A backache is like a toothache — day and night, no matter what you’re doing, there it is, gnawing away at your nerves.
You can’t sit without pain. Or stand. Or lie down, walk, run, work out, or anything else.
Well, in this article, I want to help you get relief by sharing with you some of the common causes for lower back pain along with the seven best stretches for lower back pain you can do.
Like any exercises, these stretches won’t necessarily deliver instant and dramatic results, but if you’re consistent with them, you should see improvements within a few weeks.
And if you’re here because you want to avoid back pain, you’ll get something out of this article, too. Statistically, there’s an 80% chance you’ll experience lower back pain at some point in your life.
Do these stretches for lower back pain regularly, though, and it might never rear its head.
Research shows that stretching your back for just 60 seconds every 20 minutes that you spend seated can significantly improve your back health.
You don’t have to do each of these lower back stretches every day, by the way. I’d recommend that you try each for several weeks, see how your back responds, and stick with the three or four that loosen up your back the best.
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Lie on your back with your arms spread out either side of you so that your body is in a T-shape. Place your knees together then draw them up so they’re at a right angle to your chest. With your shoulders pressing down firmly to the ground, slowly lower your knees to your left.
Hold for two minutes and bring your knees back to center, and repeat on the other side. If you find that your knees are making your shoulders rise from the ground, lower your knees further down.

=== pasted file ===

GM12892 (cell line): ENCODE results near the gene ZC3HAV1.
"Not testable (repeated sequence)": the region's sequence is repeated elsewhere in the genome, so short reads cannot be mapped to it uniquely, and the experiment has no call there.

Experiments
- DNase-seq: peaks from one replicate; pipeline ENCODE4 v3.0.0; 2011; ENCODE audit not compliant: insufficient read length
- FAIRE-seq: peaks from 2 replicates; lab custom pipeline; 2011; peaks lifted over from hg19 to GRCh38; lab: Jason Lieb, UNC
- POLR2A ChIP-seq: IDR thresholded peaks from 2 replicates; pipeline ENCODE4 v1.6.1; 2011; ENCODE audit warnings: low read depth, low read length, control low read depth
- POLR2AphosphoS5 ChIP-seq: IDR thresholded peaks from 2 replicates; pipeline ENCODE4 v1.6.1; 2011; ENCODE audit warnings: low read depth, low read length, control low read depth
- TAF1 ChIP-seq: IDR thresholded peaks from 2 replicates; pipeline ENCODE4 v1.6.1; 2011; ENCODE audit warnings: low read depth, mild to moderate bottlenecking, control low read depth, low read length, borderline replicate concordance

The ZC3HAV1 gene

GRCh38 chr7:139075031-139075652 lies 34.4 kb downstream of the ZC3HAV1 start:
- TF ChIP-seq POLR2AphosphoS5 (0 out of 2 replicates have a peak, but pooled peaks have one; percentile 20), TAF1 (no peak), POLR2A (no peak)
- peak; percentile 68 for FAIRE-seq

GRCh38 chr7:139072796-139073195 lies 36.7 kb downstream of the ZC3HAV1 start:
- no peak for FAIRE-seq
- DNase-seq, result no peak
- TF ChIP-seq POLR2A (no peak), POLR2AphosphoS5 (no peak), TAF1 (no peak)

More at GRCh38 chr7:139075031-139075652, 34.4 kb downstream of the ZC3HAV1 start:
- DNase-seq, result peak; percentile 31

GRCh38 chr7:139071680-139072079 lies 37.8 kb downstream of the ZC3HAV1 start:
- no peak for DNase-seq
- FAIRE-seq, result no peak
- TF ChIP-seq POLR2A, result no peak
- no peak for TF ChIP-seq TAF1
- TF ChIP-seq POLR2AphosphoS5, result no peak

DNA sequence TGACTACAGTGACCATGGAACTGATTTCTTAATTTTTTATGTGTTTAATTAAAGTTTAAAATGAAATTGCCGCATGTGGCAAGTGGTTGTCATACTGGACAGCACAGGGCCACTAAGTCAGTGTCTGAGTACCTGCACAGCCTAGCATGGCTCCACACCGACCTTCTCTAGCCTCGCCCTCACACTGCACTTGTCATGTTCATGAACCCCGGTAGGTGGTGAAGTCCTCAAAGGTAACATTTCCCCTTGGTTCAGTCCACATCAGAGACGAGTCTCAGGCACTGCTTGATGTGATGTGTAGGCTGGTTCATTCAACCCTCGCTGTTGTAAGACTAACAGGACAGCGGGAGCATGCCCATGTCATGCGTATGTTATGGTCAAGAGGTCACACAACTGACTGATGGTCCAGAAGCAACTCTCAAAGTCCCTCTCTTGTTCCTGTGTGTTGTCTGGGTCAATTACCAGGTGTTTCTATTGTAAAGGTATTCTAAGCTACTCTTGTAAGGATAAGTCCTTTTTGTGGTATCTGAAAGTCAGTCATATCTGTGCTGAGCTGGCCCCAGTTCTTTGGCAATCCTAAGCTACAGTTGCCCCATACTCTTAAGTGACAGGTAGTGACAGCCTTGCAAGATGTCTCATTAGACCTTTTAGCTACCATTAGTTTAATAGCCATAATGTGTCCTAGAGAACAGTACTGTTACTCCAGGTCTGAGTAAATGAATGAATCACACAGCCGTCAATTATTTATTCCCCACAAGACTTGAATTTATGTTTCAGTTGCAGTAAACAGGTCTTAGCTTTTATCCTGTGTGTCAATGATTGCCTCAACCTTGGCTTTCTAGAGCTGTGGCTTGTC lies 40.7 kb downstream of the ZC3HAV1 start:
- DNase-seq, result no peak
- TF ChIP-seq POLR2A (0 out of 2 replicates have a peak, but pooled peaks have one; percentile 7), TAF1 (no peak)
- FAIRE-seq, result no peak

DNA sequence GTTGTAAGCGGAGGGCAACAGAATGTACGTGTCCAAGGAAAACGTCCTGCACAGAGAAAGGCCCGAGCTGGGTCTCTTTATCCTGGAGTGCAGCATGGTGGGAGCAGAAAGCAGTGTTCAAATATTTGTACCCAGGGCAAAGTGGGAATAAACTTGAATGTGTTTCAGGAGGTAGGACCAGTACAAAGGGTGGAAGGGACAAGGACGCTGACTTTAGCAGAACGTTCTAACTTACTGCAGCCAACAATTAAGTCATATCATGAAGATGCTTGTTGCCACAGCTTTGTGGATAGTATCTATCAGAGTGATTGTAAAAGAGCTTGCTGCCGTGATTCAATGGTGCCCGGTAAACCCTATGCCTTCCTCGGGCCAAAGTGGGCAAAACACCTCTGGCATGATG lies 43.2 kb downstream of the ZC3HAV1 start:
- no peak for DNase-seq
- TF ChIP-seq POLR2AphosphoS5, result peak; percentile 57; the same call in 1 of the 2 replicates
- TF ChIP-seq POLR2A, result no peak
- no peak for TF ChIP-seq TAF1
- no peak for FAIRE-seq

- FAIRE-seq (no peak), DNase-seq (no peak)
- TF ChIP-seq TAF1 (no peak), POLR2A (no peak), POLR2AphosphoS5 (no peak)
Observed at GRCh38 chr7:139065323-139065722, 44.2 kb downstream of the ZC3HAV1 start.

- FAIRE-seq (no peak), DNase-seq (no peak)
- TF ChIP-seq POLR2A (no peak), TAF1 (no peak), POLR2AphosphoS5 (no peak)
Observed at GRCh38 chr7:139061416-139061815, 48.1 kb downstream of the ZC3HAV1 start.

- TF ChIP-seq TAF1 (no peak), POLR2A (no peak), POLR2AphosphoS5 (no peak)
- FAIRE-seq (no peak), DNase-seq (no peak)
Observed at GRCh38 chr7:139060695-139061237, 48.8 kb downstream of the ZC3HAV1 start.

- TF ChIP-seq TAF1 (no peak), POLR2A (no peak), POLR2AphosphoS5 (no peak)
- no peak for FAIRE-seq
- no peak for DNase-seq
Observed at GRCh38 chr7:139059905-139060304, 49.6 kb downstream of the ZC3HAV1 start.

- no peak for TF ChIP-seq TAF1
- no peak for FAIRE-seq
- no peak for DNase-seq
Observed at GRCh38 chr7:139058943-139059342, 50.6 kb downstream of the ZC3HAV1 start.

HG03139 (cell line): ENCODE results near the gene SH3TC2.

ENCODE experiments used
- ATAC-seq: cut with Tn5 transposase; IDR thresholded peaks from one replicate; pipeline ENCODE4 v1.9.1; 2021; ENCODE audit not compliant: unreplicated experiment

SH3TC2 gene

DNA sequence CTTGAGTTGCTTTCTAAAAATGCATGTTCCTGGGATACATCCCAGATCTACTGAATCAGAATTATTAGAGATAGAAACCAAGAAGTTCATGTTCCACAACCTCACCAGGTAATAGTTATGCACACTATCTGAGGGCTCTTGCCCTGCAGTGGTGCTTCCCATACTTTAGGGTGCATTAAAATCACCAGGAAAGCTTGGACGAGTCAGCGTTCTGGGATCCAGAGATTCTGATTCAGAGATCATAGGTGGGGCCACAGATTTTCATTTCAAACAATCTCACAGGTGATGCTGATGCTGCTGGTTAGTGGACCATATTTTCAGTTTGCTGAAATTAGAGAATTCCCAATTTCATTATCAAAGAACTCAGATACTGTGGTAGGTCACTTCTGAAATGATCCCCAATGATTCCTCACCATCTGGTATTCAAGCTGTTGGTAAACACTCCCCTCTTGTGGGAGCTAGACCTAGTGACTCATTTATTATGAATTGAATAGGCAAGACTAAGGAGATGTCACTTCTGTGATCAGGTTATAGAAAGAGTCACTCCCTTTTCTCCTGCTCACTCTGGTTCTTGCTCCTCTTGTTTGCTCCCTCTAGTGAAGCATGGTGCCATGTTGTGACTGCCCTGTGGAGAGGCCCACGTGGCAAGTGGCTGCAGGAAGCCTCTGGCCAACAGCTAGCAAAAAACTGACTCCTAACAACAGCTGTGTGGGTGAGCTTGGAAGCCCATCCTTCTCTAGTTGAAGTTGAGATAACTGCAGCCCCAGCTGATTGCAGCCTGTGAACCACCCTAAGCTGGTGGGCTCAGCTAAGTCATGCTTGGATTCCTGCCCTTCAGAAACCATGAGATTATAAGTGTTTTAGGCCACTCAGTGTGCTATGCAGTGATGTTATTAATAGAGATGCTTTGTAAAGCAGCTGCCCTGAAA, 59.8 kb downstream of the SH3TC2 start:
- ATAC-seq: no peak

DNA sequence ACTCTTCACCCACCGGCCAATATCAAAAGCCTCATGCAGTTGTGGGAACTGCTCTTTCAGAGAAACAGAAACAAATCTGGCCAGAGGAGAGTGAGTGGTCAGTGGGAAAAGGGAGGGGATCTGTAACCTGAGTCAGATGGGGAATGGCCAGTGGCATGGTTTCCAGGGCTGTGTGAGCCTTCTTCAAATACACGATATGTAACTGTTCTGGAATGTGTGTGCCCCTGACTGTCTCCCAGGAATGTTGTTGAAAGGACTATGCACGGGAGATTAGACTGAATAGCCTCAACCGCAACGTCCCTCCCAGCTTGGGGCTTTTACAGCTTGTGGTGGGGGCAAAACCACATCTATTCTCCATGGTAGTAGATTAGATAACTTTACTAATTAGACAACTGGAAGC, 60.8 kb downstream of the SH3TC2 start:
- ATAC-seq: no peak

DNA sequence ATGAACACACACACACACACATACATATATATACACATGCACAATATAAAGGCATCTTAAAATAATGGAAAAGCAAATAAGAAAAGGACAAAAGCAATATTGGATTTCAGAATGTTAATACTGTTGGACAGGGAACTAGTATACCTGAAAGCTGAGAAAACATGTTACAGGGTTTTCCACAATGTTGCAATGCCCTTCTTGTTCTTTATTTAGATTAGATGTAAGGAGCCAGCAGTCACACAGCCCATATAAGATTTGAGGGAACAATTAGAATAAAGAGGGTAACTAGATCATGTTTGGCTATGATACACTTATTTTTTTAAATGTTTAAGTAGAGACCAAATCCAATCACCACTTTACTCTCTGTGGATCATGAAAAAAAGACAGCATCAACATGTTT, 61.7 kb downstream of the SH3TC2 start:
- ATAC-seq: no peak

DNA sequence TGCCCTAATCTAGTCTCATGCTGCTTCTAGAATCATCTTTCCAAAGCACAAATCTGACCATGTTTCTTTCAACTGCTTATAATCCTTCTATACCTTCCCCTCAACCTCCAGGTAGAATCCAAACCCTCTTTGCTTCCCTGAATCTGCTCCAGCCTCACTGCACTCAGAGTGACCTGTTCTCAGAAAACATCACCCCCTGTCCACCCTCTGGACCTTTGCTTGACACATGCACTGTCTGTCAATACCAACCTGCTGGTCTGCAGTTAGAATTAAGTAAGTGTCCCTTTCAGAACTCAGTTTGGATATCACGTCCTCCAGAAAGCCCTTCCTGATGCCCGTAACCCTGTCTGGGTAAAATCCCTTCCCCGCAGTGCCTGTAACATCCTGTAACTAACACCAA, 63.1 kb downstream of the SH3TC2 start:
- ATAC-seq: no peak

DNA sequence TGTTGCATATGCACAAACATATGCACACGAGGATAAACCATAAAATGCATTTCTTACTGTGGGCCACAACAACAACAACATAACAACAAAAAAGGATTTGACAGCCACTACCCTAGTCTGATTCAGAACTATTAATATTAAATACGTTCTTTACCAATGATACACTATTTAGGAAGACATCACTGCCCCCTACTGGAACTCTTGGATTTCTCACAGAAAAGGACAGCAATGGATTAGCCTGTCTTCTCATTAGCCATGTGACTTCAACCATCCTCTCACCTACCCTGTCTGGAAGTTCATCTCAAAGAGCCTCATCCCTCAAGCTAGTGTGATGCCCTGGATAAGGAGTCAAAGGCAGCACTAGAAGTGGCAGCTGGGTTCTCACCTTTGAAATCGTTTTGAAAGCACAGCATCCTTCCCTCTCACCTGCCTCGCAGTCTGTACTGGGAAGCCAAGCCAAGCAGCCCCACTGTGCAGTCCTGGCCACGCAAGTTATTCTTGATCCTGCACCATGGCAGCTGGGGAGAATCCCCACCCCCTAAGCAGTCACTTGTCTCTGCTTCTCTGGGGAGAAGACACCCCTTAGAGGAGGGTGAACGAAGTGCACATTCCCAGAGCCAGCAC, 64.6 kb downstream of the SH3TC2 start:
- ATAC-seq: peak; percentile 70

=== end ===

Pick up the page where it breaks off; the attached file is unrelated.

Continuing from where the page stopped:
Lying on your stomach, press your palms into the floor just in front of your shoulders. Push your pelvis into the ground and push your torso away from the floor, so your back arches back like a cobra. Breathe deeply and hold for two to three minutes.
Sit in a chair and hold the left-hand armrest of your seat. Keeping your back straight, turn the right side of your body towards the armrest, and hold for one minute. Then do the same on the other side. To make this lower back stretch even more effective, do the twist with your right elbow pointing into the outside of your left leg, and vice-versa.
This one is great if you’re traveling in a car or on a plane and want to stop your lower back from cramping up.
Start off on all-fours and face the ground. Raise your left knee under your chest and point your foot in the same direction as your right hip, so that it’s almost at 90-degrees under your torso. Extend your right leg straight out behind you and rest the top of your foot on the ground, so most of your weight is now resting on your left leg.
Gently turn your torso so your chest is facing straight ahead, place your hands on the floor in front of you, and lean forward, bending at the hips. Keep leaning forward until you feel a stretch in your glutes and lower back, and hold this position for two minutes. Then repeat the same thing on your other side.
Lie on your back and place your feet on a wall in front of you. Scoot closer to the wall, moving your feet upward, until your butt is touching the wall. Breathe deeply, and you should feel all the muscles of your lower back and upper thighs relax. Hold for 10 minutes.
Lying on your back, bend your left knee towards the ceiling, place a towel or strap around your left heel, then straighten the leg, while pressing out through your heel. If your back begins to feel a bit uncomfortable, bend your right knee and place that heel on the ground near your backside for added support.
Hold for three minutes and then repeat with the other leg.
Lie on your back, press both knees together, and bring them to your chest. Place your left ankle on the top of your right knee and clasp your hands over the front of your right knee. Gently pull your right knee toward your chest while pushing your left knee away from your chest until you feel a stretch in your left glute and lower back, and hold this position for two minutes. Then do the same thing with your right leg.
Back pain comes down to how your muscles, ligaments, and bones interact with each other.
You see, your back is an intricate cluster of:
- 24 small bones that support the weight of your upper torso
- Shock-absorbing discs that cushion the bones and let the spine bend
- Ligaments that clasp the vertebrae and discs together
- Tendons that connect muscles to vertebrae
- A spinal cord, which transmits nerve signals from the brain around your body.